Russia is eager to help find a compromise solution to the political impasse, not to impose a solution, he said.
In comments made to reporters at Rafik Hariri International Airport on Monday night, Sultanov said the tribunal was a "matter for the Lebanese to decide."
Michel, whose diplomatic mission is being interpreted as a last-ditch effort to win approval for the tribunal from the opposition, said his role was to help Lebanese authorities move forward with a bilateral agreement with the UN concerning the tribunal.
Michel said he came to Lebanon with an open mind and would be staying for a "couple of days" to meet with Lebanese officials - among them Justice Minister Charles Rizk and judges Ralph Riachi and Chukri Sader - who helped draft the text of the agreement on the tribunal.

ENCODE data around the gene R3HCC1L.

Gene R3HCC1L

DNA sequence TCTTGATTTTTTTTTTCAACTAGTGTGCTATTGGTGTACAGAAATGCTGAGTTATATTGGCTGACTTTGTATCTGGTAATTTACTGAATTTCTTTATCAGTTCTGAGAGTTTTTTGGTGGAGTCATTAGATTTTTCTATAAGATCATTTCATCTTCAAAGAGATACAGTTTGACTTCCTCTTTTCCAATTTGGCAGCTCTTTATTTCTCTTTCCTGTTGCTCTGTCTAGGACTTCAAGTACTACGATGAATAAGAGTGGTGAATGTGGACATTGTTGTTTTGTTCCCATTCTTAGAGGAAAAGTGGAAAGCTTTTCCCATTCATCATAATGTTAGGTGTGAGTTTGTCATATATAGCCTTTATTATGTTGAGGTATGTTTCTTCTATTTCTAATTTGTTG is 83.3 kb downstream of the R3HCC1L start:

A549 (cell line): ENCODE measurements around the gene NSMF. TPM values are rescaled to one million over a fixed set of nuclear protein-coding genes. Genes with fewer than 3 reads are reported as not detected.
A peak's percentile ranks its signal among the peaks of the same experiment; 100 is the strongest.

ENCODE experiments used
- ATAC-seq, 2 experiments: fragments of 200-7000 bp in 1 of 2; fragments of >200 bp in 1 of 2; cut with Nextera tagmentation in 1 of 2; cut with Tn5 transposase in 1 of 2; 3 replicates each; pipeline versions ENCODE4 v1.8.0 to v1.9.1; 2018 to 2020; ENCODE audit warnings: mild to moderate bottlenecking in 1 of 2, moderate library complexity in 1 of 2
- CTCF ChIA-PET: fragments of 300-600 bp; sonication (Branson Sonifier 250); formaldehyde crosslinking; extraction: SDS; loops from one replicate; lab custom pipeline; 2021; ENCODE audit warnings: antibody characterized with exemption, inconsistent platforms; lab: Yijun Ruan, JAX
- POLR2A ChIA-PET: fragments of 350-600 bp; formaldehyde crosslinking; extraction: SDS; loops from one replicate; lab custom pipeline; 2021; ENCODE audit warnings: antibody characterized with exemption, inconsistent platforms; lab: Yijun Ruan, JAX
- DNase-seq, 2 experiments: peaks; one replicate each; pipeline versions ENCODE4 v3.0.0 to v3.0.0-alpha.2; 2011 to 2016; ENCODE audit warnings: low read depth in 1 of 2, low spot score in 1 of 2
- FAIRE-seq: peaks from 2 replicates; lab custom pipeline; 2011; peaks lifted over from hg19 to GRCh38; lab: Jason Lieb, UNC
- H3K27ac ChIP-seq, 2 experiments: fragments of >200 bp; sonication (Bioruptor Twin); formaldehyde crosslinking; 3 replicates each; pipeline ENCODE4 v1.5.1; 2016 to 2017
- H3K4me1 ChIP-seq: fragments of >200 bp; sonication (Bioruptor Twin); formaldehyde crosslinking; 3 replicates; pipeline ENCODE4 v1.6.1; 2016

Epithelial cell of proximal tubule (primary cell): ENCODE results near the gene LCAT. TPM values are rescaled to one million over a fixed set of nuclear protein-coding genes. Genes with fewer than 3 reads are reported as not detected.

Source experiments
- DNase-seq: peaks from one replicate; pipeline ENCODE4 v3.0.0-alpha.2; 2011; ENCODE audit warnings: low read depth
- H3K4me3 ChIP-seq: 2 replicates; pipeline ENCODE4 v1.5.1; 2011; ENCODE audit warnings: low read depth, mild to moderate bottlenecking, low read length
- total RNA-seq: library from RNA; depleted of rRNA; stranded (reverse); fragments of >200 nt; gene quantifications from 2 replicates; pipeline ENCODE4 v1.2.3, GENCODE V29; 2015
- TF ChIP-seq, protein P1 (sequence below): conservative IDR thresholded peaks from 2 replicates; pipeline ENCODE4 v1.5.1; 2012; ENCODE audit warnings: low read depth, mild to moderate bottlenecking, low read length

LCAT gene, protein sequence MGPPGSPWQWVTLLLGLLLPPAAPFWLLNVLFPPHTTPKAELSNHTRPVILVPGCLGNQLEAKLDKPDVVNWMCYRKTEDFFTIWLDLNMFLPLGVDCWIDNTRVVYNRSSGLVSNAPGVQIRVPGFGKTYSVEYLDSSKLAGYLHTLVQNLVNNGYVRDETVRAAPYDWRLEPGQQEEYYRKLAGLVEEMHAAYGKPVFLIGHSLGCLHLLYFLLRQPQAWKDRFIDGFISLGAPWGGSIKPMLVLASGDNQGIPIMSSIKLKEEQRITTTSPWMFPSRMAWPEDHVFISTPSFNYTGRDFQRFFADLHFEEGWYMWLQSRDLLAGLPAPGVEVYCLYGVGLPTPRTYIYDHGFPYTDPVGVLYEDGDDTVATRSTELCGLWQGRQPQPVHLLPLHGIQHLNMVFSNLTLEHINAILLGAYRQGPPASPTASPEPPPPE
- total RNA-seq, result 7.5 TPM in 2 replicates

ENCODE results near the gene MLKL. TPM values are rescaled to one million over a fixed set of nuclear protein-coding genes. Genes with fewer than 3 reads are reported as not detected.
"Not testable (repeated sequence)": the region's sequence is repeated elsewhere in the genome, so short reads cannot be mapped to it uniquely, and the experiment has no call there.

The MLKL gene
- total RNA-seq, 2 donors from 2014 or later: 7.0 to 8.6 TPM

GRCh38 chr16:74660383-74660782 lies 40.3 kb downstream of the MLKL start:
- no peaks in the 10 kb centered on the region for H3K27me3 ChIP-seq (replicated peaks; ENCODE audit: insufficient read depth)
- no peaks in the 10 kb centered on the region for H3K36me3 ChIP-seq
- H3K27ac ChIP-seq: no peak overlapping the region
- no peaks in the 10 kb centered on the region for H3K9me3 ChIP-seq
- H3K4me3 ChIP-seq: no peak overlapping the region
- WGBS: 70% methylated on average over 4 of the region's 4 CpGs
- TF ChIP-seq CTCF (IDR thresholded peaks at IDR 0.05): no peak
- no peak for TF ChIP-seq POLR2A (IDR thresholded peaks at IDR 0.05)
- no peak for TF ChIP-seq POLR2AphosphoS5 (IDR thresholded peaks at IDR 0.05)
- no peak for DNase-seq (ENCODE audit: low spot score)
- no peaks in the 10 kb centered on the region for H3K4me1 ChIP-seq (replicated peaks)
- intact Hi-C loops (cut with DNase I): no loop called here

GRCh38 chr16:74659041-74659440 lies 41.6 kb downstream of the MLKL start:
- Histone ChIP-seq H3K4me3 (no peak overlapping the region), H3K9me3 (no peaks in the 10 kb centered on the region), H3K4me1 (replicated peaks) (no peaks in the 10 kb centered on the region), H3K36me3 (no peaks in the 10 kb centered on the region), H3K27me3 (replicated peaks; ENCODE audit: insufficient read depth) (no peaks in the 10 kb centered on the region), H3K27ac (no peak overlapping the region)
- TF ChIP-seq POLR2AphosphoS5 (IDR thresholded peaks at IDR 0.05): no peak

Michel said he will try to find "creative means" to reactivate dialogue between both sides of the political divide.
"Everyone agrees that there is an urgent need to see justice in this case, thus there should not be the slightest doubt that the tribunal will be established; but now there is need to agree over the next steps," he said.
Michel said the tribunal would need at least one year from ratification of the "legal framework" in Parliament to begin its work. "The time has come for this framework to be agreed upon," he said.
Michel said that while the UN appreciated the "internal difficulties" facing Lebanon at present, the world body did not want to take sides in Lebanon's "internal controversy" over the tribunal.
"We want the tribunal to be a real judicial organ, and not a political instrument," he said.
Michel said that Security Council members agreed that ratification of the legal framework for the tribunal within the Lebanese constitutional framework was the "preferred choice," adding that his mission in Lebanon was to take part in efforts geared toward reactivating the ratification process.
The Daily Star